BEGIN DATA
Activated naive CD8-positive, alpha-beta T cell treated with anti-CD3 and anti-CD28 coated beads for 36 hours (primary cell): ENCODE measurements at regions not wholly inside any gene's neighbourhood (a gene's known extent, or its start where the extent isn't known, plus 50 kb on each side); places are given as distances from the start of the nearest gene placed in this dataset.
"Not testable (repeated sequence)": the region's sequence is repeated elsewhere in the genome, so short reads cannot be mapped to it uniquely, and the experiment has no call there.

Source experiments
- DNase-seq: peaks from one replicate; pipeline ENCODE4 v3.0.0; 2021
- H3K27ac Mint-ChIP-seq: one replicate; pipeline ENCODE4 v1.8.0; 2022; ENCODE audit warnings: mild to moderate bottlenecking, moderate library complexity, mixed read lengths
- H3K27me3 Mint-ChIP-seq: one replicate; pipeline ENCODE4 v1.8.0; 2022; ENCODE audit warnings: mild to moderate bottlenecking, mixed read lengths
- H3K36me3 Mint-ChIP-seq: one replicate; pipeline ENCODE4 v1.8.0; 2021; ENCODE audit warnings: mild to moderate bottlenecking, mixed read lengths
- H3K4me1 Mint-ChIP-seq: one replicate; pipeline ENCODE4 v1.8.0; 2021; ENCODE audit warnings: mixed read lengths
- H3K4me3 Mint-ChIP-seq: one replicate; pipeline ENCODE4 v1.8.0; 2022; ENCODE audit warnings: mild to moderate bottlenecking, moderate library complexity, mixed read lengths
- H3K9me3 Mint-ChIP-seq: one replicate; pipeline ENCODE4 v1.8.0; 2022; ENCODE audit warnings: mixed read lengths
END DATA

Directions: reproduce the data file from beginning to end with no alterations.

Activated naive CD8-positive, alpha-beta T cell treated with anti-CD3 and anti-CD28 coated beads for 36 hours (primary cell): ENCODE measurements at regions not wholly inside any gene's neighbourhood (a gene's known extent, or its start where the extent isn't known, plus 50 kb on each side); places are given as distances from the start of the nearest gene placed in this dataset.
"Not testable (repeated sequence)": the region's sequence is repeated elsewhere in the genome, so short reads cannot be mapped to it uniquely, and the experiment has no call there.

Source experiments
- DNase-seq: peaks from one replicate; pipeline ENCODE4 v3.0.0; 2021
- H3K27ac Mint-ChIP-seq: one replicate; pipeline ENCODE4 v1.8.0; 2022; ENCODE audit warnings: mild to moderate bottlenecking, moderate library complexity, mixed read lengths
- H3K27me3 Mint-ChIP-seq: one replicate; pipeline ENCODE4 v1.8.0; 2022; ENCODE audit warnings: mild to moderate bottlenecking, mixed read lengths
- H3K36me3 Mint-ChIP-seq: one replicate; pipeline ENCODE4 v1.8.0; 2021; ENCODE audit warnings: mild to moderate bottlenecking, mixed read lengths
- H3K4me1 Mint-ChIP-seq: one replicate; pipeline ENCODE4 v1.8.0; 2021; ENCODE audit warnings: mixed read lengths
- H3K4me3 Mint-ChIP-seq: one replicate; pipeline ENCODE4 v1.8.0; 2022; ENCODE audit warnings: mild to moderate bottlenecking, moderate library complexity, mixed read lengths
- H3K9me3 Mint-ChIP-seq: one replicate; pipeline ENCODE4 v1.8.0; 2022; ENCODE audit warnings: mixed read lengths